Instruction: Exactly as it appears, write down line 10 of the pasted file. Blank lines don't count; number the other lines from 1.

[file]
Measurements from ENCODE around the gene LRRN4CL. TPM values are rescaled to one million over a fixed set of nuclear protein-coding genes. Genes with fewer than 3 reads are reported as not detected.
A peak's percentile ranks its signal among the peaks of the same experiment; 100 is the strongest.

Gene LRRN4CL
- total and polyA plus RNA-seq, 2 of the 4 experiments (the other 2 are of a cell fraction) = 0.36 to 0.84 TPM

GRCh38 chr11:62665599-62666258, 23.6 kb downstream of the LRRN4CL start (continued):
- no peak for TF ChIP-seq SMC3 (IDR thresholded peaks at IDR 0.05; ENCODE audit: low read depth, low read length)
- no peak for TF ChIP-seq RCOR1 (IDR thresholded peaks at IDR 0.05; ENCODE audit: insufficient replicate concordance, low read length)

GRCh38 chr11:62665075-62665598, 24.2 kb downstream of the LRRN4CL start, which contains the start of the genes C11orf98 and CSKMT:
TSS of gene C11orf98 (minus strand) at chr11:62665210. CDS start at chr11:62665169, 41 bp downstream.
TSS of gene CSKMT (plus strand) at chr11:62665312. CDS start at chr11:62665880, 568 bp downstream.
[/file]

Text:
TSS of gene CSKMT (plus strand) at chr11:62665312. CDS start at chr11:62665880, 568 bp downstream.